I devoted a lot of my attention in the past two weeks to finding and documenting a lot of academic sources, looking specifically at:
- Perspective and space
- Relating emotions, metaphors and mechanics
- Cuts and sequences
- Disorientation and Subjectivity
There’s a lot written about subjectivity in game and film studies, and it’s important to define it before going forward. Usually in game studies, using subjectivity to refer to the unique experience of the player. I’m more interested in how the player is given a view of a world that is filtered through the mind of a character, and especially how abstractions of a game environment can communicate ideas about a character’s interpretation of what’s around them. (Relating to bias, unreliable narration and emotional perspective.) I’m focusing my written thesis more on visual/spatial perspective, but my project is about creating meaning through spatial perspective shifts, using subjectivity to create this meaning.
I have spun myself into a sticky web of concepts, but a surprising connection was a group of sources that are about both subjectivity in film and spatial disorientation. These sources are a bit more difficult to read about, because they deal with film theory.
Perspective needed to be a more important part of my project, and I’ve been thinking of different ideas that perspective can suggest in a story.
Close to far – the transition of time, forgetting
Far to close – inspection, understanding
Inside to outside – isolation or confinement to exclusion or freedom
Outside to inside – curiosity, being wrapped in something
One side to another side of a reflexion/photograph/painting -imagination, memory
Looking up to to looking down – hope to despair, a power dynamic shift between two people, the process of growing up, flying upward or moving beyond something
As was pointed out after my last presentation, I’ve been working on a lot of things in my project that relate to Russian director and screenwriter Vselvolod Pudovkin’s 5 methods of editing. These methods were really interesting to read about because they’re kind of common or at least relatable to similar concepts in art, music and literature, and I like connecting my somewhat diverse interests in different established rhetorics/forms of expression.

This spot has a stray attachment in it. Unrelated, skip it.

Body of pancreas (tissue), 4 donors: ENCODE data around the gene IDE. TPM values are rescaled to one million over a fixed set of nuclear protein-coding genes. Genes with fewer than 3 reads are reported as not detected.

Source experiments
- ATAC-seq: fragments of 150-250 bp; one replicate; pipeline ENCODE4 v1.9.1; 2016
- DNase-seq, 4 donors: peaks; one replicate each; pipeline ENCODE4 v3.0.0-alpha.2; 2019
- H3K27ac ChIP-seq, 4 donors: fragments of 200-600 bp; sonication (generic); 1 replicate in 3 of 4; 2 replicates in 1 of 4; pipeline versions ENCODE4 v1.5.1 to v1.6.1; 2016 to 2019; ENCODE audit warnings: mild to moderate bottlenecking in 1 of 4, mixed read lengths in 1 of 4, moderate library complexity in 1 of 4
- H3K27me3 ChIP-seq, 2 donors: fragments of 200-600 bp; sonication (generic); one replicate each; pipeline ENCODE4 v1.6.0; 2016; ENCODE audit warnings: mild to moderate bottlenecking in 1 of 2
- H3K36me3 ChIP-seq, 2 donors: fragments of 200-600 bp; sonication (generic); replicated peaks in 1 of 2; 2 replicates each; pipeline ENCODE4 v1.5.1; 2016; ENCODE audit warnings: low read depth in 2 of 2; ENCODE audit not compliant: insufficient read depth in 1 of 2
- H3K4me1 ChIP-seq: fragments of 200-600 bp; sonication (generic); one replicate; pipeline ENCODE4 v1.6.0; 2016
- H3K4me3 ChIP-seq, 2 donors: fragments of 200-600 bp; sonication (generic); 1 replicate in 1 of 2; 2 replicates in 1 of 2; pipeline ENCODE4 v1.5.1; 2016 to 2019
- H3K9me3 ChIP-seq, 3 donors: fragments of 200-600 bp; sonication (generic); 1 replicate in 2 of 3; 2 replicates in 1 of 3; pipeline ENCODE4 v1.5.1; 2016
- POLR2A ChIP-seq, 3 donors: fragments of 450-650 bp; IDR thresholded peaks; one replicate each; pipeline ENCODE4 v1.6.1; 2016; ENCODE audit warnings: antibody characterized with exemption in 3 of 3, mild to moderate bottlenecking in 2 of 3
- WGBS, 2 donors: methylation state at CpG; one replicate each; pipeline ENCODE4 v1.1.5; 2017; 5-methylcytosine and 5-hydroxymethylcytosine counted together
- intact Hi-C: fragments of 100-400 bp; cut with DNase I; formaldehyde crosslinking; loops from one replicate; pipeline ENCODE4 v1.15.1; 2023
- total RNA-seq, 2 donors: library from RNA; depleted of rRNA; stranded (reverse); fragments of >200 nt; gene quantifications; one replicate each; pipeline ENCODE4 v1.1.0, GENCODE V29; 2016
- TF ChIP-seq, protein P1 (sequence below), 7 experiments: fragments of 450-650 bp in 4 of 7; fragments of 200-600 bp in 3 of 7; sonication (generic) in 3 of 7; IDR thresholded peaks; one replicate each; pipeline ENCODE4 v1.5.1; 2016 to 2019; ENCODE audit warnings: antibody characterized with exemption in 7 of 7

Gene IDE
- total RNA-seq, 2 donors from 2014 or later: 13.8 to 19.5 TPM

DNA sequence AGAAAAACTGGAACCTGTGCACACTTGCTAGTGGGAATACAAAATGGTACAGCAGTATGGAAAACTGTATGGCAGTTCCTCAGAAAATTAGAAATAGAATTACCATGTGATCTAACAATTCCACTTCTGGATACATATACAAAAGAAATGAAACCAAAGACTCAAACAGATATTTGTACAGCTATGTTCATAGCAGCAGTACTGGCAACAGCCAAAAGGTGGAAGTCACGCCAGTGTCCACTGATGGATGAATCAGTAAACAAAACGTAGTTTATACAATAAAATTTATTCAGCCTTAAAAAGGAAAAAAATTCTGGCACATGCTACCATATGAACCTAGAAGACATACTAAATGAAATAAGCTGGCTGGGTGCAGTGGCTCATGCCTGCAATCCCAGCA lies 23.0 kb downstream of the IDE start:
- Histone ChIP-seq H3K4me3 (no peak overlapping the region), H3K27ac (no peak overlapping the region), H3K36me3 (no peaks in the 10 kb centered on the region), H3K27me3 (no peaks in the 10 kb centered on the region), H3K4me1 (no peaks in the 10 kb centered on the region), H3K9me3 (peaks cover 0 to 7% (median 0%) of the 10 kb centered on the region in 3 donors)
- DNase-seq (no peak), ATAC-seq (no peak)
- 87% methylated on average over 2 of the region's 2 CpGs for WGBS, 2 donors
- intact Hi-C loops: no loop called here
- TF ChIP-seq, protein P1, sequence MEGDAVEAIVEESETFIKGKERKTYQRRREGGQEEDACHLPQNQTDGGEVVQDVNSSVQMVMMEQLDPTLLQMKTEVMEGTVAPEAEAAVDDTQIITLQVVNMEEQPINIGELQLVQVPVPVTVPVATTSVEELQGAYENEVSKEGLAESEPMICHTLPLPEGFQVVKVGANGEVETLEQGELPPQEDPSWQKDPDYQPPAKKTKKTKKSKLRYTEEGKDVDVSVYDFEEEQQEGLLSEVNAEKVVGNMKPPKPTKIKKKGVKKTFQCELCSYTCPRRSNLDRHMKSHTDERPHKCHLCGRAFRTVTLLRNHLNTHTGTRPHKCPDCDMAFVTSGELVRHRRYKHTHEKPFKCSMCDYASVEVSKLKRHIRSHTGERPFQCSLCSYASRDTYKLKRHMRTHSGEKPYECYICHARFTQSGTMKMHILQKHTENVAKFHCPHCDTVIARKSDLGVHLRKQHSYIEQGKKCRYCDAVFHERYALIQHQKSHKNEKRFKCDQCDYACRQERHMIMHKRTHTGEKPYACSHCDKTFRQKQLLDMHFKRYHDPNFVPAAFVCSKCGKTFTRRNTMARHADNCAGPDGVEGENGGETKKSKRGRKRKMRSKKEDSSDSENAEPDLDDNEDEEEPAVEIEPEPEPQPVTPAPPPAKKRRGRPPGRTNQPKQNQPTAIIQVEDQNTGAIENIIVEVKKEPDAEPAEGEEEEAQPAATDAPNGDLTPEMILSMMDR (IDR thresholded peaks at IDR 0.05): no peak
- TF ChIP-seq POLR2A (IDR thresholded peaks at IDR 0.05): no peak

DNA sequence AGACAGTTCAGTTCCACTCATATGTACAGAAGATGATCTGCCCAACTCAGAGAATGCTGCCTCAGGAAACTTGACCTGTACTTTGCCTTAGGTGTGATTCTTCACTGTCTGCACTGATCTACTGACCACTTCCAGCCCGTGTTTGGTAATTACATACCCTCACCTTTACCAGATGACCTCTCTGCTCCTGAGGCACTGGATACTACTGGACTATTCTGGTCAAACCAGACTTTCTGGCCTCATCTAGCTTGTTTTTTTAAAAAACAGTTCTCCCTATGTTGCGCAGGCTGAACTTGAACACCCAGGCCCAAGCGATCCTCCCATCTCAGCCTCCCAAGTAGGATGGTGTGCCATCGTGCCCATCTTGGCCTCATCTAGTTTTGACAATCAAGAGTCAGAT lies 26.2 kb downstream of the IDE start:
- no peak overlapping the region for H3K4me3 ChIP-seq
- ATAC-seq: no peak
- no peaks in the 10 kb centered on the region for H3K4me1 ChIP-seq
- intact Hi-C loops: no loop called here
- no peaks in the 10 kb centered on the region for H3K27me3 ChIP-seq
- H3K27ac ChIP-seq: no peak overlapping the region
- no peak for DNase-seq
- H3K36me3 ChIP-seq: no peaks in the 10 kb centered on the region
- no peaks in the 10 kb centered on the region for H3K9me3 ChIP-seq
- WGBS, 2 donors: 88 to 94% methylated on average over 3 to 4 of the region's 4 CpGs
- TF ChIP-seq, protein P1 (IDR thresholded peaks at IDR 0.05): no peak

I read about Pudovkin’s ideas on editing and montage in Film Technique and Film Acting: The Cinema Writings of V.I. Pudovkin, in the chapter on Relational Editing. The main methods of editing (with the intention of creating impression) he listed are:
I’m using contrast by comparing the situations and reactions of two different characters. I also like to switch between drastically different scenes sometimes to create a sense of displacement and escape.
Pudovkin writes that parallelism this is similar to contrast. I see parallelism in the game as the player switches back and forth between the worlds of these two characters, and both of them are facing isolation and dissatisfaction in their own ways. The transitions that rely on 2 similar looking things may also be considered parallelistic.
Symbolism is another way of creating another level of meaning that can draw connections between drastically different environments. This game has the potential to feel really disjointed and disorientating, and I’m already interested overlaying different themes/patterns/emotional arcs into stories, so a lot of these methods are very relevant.
Two things are happening at once! Pudovkin writes that this is over-used in the ends of movies to create a sense of tension. It may not be something I get to by the time I’ve finished my thesis, but I had imagined a series of rapid scene cuts where the player keeps looking around and finding themselves somewhere new, as the focal character is overwhelmed/confused/distressed. I’d like to test out what kind of effects the frequency of transitions can have on a player- whether frequent transitions make them nauseated, upset or confused or if this can be used to put forward a point while still keeping the player engaged. I don’t want to make the player stressed out. I also don’t want to rely on frequent transitions to create a sense of urgency- if I continue to make a linear narrative, each transition should say something about the character’s state in the story and be supported by other story telling methods and by context. (I have similar attitudes towards to the use of music)
This is my favourite of Pudovkin’s methods. In music, leitmotifs are short musical phrases associated with certain people, places or ideas. Re-occuring themes with varied tempos, instruments and keys kind of blow my mind. Themes in film can be used as non-conventional methods of conveying meaning. In certain films and novels, you can follow a theme through the piece and think about everything that’s happening in relation to that theme, instead of thinking about the story in the traditional sense: according the the successes and failures of the main character in fulfilling their main goal.
The intentional and thoughtful creation of themes can help create a story that is well structured. I don’t think that’s the only key to a good story, but it adds strength /underlying logic.